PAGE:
Philadelphia, Pa., May 13, 2013 / 11:13 am (CNA/EWTN News).- The jury considering the case of Philadelphia abortionist Kermit Gosnell has said it is deadlocked on two of the more than 250 charges against the doctor accused of killing a patient and several babies born alive.
The two undecided charges were not announced. Deliberations are now in their 10th day.
Judge Jeffrey P. Minehart on Monday instructed the jury to try to arrive at unanimous decisions on all counts. He asked jurors to return to the jury room and discuss the charges further, NBC 10 Philadelphia reports.
Gosnell, 72, initially faced seven counts of first-degree murder for the deaths of infants who were allegedly killed after surviving abortions at his Philadelphia clinic, the Women’s Medical Society.
Judge Minehart threw out three of the infant murder charges after Gosnell’s attorney argued that there was no proof the babies had been born alive.
In addition to the four remaining first-degree murder charges, Gosnell also faces a third-degree murder charge concerning a Virginia woman who died in 2009 after his untrained clinic employees allegedly administered an overdose of a drug.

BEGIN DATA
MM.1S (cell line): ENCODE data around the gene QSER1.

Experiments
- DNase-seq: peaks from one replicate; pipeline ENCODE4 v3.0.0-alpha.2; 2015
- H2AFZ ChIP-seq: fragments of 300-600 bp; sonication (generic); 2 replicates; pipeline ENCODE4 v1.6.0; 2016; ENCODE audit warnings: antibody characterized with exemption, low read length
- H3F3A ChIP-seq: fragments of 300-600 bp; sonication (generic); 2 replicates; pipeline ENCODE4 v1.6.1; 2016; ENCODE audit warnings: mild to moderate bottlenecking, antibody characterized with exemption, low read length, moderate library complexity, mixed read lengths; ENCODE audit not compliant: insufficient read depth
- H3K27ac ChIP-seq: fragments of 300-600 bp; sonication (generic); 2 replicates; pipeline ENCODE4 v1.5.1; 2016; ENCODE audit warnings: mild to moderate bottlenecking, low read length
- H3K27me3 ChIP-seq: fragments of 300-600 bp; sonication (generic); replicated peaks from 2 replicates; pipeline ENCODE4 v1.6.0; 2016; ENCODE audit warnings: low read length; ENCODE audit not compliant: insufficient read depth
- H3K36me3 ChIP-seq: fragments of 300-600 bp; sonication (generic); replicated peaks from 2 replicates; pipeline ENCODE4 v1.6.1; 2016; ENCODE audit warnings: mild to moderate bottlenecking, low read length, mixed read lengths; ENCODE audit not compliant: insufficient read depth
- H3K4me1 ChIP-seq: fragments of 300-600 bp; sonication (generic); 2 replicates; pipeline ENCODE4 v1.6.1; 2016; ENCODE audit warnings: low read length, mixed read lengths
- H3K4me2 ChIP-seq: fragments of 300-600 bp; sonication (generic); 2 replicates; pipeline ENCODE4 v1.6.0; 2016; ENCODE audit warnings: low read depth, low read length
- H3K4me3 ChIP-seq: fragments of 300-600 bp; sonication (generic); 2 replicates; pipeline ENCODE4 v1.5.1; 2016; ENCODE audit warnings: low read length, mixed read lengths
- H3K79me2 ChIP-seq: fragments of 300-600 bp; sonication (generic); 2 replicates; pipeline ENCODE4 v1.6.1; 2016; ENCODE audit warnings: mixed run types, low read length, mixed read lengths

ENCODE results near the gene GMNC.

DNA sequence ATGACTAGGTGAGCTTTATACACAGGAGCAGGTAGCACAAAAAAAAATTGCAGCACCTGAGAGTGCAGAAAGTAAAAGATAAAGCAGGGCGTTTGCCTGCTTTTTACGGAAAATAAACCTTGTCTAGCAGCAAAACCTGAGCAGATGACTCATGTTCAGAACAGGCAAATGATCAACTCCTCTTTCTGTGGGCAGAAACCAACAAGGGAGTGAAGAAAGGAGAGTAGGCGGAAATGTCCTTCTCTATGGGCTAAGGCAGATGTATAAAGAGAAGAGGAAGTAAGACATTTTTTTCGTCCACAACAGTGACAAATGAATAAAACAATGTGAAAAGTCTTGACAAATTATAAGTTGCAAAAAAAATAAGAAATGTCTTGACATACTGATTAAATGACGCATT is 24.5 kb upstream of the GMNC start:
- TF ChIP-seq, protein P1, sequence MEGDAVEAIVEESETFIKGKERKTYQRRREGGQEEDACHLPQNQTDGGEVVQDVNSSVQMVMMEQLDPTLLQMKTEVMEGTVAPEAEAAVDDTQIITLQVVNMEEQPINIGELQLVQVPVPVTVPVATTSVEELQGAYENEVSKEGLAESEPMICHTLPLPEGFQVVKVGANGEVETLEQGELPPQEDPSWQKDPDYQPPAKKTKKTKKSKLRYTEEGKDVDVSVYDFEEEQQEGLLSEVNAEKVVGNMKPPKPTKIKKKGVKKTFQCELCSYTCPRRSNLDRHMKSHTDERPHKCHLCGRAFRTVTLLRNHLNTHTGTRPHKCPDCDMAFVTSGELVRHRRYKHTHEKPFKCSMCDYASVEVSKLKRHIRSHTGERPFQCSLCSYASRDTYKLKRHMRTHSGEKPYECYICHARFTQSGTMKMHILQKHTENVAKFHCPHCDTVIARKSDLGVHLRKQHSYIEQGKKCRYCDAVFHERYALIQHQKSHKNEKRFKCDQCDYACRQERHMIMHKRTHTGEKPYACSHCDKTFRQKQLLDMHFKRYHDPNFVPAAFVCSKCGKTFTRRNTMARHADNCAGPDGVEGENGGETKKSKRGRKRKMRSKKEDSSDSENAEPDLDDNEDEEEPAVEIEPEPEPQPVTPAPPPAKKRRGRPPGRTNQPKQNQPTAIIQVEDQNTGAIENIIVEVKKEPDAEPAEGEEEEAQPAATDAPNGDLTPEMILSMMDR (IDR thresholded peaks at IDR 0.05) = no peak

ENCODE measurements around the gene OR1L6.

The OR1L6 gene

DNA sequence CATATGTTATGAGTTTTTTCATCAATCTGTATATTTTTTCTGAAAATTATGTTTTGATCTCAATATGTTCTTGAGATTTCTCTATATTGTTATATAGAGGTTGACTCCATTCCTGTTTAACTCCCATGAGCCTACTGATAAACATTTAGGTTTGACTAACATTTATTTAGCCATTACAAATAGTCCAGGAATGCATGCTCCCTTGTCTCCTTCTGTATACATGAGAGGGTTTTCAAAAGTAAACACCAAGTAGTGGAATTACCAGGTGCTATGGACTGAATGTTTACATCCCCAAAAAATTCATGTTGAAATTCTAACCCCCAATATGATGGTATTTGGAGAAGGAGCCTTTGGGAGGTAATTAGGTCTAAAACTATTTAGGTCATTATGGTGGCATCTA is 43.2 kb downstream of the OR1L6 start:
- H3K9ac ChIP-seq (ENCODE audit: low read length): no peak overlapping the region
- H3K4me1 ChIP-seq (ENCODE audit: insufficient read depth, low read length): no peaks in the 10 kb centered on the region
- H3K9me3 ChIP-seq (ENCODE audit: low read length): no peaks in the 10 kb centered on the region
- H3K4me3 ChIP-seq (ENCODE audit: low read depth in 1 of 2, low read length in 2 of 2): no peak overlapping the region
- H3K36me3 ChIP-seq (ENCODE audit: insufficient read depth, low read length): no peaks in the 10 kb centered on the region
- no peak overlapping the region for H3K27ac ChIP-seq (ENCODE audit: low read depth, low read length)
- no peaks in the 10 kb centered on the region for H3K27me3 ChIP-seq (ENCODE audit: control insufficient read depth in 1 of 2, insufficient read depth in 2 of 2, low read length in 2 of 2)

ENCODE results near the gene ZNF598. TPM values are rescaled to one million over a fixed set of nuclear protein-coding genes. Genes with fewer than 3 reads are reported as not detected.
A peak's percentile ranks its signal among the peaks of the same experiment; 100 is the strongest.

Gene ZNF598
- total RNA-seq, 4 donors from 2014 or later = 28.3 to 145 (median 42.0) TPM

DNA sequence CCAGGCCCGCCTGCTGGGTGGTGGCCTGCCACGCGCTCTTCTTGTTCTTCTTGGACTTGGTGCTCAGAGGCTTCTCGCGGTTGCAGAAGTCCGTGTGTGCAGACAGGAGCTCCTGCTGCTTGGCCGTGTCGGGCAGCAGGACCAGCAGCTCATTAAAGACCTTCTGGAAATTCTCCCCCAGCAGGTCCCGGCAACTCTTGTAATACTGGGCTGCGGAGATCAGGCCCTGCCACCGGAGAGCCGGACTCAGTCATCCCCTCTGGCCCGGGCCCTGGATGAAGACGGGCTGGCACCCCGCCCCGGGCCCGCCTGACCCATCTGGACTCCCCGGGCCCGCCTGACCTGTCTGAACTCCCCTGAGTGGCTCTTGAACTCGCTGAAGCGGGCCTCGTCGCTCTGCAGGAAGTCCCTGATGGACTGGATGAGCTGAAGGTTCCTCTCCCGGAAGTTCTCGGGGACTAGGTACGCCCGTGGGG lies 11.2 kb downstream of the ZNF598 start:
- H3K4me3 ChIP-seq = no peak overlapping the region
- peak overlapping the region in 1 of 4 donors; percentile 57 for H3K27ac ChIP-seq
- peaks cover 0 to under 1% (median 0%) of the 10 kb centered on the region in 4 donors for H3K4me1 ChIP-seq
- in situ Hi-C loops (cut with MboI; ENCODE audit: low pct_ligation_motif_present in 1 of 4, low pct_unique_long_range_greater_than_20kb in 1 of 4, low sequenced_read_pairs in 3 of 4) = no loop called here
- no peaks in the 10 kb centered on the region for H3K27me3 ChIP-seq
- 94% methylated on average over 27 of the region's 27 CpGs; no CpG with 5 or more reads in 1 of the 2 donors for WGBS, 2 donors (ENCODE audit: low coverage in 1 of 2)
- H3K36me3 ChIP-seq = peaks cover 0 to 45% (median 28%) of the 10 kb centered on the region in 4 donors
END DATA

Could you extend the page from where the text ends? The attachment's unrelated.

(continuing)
Other charges include racketeering, conspiracy, failure to counsel women and illegal third-trimester abortions.
Gosnell’s trial became a rallying cry for pro-life advocates, who lamented a lack of major media coverage of the trial. Their efforts on social media helped draw attention to the case.
Gosnell’s clinic reportedly had minimal state oversight through 1993 and no oversight since then. The practices at his clinic were not discovered until a Federal Bureau of Investigation and Drug Enforcement Agency raid was conducted in February 2010 to seek evidence of illegal distribution of prescription painkillers.
Investigators found blood-stained rooms and filthy equipment. The clinic stored aborted fetuses in a basement freezer in plastic food containers and bags next to staff lunches. Gosnell kept severed feet of unborn babies preserved in specimen jars, allegedly for future identification or DNA samples.
Staff members allegedly sent women to give birth into toilets, a doctor allegedly spread sexually transmitted infections to women through poor sanitary standards and a 15-year-old staffer reportedly administered anesthesia to patients. In addition, there have been accusations that the clinic gave better treatment to white patients than minorities.
Gosnell, who had also operated a clinic in Delaware, could face the death penalty if convicted.